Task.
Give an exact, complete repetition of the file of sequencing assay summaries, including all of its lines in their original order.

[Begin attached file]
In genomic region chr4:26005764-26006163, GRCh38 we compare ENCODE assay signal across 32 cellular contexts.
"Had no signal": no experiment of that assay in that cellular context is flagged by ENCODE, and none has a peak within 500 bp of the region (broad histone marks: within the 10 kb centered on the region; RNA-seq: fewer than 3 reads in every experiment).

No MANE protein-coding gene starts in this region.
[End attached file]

In genomic region chr4:26005764-26006163, GRCh38 we compare ENCODE assay signal across 32 cellular contexts.
"Had no signal": no experiment of that assay in that cellular context is flagged by ENCODE, and none has a peak within 500 bp of the region (broad histone marks: within the 10 kb centered on the region; RNA-seq: fewer than 3 reads in every experiment).

No MANE protein-coding gene starts in this region.